Salt Lake County Mayor Jenny Wilson speaks during a press conference to announce the COVID-19 Small Business Impact Grant at Carriage Square in Taylorsville on Thursday, June 11, 2020. Wilson is running for reelection against Riverton Mayor Trent Staggs. | Kristin Murphy, Deseret News
Labor Day is in the rearview mirror and political contestants are sprinting to the election finish line. Most focus has been on national, gubernatorial and congressional races. But throughout the state, candidates are waging neighborhood battles for votes for county and legislative offices. Here is a peek at some of these contests now catching the attention of political observers.
Salt Lake County mayoral contest. Jenny Wilson, elected to the at-large county council seat in 2014 with 53% of the vote, was appointed mayor upon Ben McAdams’ election to Congress. So this popular member of an Utah legacy political family is running for a full term as mayor. She has already achieved countywide electoral success in prior council elections. She’s a smart and articulate politician who understands retail politics and is a consummate fundraiser.
Her opponent, Riverton Mayor Trent Staggs, has launched the most aggressive challenge to an incumbent of this office in decades. He is not solely riding the GOP label, but rather is reaching out to new categories of voters who are frustrated with county bureaucracy or desire a different perspective. Lawn signs have been appearing for months demonstrating that Staggs’ approach is gaining traction.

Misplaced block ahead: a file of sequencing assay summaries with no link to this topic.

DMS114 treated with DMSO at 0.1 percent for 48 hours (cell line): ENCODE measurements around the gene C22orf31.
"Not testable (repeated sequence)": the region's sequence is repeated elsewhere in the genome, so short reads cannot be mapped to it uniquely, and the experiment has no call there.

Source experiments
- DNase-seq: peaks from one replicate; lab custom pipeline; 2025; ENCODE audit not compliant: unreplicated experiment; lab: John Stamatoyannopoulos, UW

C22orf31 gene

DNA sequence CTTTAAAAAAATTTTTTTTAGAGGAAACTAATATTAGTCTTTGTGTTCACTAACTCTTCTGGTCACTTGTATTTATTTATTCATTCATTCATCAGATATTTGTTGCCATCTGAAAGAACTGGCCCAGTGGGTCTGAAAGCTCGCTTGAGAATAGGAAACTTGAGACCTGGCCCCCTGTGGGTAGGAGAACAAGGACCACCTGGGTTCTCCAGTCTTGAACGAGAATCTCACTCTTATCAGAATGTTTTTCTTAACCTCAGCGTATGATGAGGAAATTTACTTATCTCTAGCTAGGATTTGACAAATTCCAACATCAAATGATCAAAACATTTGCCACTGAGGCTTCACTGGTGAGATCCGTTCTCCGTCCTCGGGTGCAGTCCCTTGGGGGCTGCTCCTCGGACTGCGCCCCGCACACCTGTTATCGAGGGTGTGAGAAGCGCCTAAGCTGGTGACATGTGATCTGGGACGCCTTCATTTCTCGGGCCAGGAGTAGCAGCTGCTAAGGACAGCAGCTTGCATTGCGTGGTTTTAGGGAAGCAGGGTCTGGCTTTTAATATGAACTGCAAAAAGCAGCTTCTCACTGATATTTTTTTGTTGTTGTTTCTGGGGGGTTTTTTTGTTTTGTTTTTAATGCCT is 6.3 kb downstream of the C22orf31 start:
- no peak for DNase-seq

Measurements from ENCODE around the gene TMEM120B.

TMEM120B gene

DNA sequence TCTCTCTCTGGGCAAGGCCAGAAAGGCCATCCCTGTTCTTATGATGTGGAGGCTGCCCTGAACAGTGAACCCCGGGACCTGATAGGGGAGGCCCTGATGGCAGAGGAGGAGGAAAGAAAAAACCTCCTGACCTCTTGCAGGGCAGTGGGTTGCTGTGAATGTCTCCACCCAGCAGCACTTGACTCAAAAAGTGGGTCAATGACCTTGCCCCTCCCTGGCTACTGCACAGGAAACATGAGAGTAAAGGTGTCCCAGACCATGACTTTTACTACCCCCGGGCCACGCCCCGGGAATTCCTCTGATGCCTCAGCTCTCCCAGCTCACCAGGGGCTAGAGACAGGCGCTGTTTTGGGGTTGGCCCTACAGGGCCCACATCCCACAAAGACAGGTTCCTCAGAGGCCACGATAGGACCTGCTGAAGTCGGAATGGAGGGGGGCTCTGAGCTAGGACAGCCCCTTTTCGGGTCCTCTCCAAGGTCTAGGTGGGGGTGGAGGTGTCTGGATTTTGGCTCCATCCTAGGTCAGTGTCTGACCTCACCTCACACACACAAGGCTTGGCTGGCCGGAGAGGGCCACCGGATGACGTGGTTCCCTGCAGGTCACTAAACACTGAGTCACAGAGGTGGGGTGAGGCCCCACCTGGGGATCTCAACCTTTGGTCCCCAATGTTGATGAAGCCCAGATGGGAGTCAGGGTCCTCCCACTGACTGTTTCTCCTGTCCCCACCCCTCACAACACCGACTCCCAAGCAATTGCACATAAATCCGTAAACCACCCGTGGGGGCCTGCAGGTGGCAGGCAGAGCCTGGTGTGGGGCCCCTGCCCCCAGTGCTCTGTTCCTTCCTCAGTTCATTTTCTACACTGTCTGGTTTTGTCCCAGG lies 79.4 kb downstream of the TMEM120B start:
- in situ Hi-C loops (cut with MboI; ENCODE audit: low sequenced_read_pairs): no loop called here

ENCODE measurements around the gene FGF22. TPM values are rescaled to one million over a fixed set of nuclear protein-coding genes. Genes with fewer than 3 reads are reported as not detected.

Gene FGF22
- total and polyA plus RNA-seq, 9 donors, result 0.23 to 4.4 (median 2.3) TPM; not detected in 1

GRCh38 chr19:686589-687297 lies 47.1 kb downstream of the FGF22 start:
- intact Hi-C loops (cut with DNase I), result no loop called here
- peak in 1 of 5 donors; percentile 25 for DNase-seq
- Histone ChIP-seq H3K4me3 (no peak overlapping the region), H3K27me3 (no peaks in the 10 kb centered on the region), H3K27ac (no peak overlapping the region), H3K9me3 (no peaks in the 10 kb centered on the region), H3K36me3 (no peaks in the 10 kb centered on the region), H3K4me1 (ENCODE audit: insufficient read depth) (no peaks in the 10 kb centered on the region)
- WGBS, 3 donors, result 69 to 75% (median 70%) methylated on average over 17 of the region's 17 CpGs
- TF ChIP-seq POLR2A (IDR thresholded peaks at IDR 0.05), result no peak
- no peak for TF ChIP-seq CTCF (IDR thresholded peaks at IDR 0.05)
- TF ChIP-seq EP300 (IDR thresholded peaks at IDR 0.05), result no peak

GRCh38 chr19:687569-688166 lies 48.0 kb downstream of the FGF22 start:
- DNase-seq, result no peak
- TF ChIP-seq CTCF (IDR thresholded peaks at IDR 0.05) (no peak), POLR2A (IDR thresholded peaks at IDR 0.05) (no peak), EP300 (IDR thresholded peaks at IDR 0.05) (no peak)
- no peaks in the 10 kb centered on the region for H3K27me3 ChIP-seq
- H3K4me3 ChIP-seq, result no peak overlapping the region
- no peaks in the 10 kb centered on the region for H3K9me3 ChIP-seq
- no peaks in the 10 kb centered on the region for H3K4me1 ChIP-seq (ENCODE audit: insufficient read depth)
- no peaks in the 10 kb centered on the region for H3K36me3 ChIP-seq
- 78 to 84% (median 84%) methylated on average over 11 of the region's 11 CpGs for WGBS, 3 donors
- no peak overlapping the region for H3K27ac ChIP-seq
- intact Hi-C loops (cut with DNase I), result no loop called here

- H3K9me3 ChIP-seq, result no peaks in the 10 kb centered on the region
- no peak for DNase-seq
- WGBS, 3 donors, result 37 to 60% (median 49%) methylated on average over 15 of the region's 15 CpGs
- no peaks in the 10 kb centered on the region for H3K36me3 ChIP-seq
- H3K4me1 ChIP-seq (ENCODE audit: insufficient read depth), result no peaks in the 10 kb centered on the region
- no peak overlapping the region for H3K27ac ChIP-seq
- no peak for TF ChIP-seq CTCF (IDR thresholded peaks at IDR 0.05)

Campaign experts and political observers are debating whether the presidential race, or the gubernatorial and congressional contests, will have any coattails for either mayoral candidate. The coattail effect will likely be mixed. Clearly, Wilson’s and Staggs’ performance in November will help determine this effect and political trends in Utah’s largest county.
Analyzing legislative contests is a key activity for many political operatives as these low-key races reveal trends, movements and issues that are not always apparent in the major contests. This is especially important in the pandemic-influenced elections.
These hotly-contested local races, especially in swing districts, are truly revealing of undercurrents and forces. Thus, the following legislative elections are being closely watched.
West Salt Lake County. For many years, this geographic region has been classified ”swing” as voters cross the ballot for partisan selections. This dynamic is a major feature in 2020. Key races include:
District 33 — Every two years, Republican Craig Hall defies the numbers of this West Valley Democratic-leaning district. Fatima Dirie is offering a challenge to Hall, who never takes his seat for granted.
District 38 — Incumbent Eric Hutchings is facing Democrat Ashlee Matthews in this Kearns area swing district.
District 22 — Popular incumbent Sue Duckworth is retiring. Her vacancy is fostering a spirited race between Democrat Clare Collard and Republican Anthony Loubet in this Magna and Kearns seat.
District 30 — Republican Mike Winder (a Utah election would not be complete without a Winder on the ballot) is wrestling with Democrat Robert Burch to keep control of his West Valley seat.
District 39 — For years, everything, including the proverbial kitchen sink, was …read more
Source:: Deseret News – Utah News